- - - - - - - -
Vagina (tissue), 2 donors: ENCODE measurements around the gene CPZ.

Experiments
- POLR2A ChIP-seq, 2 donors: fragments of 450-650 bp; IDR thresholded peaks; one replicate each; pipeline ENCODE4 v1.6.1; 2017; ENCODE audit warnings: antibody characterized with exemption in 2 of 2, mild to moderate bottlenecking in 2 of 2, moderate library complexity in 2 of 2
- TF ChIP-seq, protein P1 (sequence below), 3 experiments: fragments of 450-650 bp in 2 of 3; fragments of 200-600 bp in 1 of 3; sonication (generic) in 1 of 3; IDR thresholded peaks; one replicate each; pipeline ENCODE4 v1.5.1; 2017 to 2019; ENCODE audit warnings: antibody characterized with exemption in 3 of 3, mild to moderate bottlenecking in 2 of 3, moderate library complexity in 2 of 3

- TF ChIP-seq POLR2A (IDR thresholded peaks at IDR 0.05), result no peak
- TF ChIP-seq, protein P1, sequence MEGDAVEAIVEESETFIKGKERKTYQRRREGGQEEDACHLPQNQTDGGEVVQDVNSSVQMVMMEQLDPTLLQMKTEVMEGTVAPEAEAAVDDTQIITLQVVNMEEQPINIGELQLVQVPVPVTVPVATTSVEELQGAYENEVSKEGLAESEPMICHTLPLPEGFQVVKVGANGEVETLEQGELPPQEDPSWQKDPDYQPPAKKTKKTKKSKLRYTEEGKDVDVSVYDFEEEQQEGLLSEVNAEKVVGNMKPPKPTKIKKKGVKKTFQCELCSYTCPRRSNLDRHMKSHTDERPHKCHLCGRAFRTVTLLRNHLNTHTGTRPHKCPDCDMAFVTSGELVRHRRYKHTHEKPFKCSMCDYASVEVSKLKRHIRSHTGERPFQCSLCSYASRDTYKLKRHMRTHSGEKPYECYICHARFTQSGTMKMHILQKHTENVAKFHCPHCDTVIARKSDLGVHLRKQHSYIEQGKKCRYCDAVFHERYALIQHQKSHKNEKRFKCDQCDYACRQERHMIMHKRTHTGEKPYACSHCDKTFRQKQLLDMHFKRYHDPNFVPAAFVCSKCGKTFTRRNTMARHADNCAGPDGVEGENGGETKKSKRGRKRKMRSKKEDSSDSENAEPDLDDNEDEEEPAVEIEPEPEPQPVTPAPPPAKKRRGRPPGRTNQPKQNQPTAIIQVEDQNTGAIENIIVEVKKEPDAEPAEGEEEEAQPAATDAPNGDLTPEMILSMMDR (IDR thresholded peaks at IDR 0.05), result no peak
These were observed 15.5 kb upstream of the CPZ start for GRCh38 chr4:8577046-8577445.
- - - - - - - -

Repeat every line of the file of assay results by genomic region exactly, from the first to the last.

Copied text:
Vagina (tissue), 2 donors: ENCODE measurements around the gene CPZ.

Experiments
- POLR2A ChIP-seq, 2 donors: fragments of 450-650 bp; IDR thresholded peaks; one replicate each; pipeline ENCODE4 v1.6.1; 2017; ENCODE audit warnings: antibody characterized with exemption in 2 of 2, mild to moderate bottlenecking in 2 of 2, moderate library complexity in 2 of 2
- TF ChIP-seq, protein P1 (sequence below), 3 experiments: fragments of 450-650 bp in 2 of 3; fragments of 200-600 bp in 1 of 3; sonication (generic) in 1 of 3; IDR thresholded peaks; one replicate each; pipeline ENCODE4 v1.5.1; 2017 to 2019; ENCODE audit warnings: antibody characterized with exemption in 3 of 3, mild to moderate bottlenecking in 2 of 3, moderate library complexity in 2 of 3

- TF ChIP-seq POLR2A (IDR thresholded peaks at IDR 0.05), result no peak
- TF ChIP-seq, protein P1, sequence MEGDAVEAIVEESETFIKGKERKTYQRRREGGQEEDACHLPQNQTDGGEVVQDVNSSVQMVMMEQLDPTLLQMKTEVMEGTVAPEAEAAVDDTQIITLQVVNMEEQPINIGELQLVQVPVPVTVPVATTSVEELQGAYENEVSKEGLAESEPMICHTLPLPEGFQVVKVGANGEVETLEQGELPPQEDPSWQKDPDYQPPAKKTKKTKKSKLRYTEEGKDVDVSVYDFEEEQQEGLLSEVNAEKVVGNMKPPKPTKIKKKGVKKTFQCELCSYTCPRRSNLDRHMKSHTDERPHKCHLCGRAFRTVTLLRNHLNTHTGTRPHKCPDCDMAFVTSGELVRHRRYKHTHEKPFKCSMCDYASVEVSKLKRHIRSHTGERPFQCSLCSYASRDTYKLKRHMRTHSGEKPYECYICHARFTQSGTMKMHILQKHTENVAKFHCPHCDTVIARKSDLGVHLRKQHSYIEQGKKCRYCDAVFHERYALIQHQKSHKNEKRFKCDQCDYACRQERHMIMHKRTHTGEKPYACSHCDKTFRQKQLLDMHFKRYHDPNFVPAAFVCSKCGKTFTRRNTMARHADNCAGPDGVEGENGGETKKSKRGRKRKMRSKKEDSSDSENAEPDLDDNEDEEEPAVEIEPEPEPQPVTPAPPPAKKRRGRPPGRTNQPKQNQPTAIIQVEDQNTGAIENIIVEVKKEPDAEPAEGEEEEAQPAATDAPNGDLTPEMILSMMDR (IDR thresholded peaks at IDR 0.05), result no peak
These were observed 15.5 kb upstream of the CPZ start for GRCh38 chr4:8577046-8577445.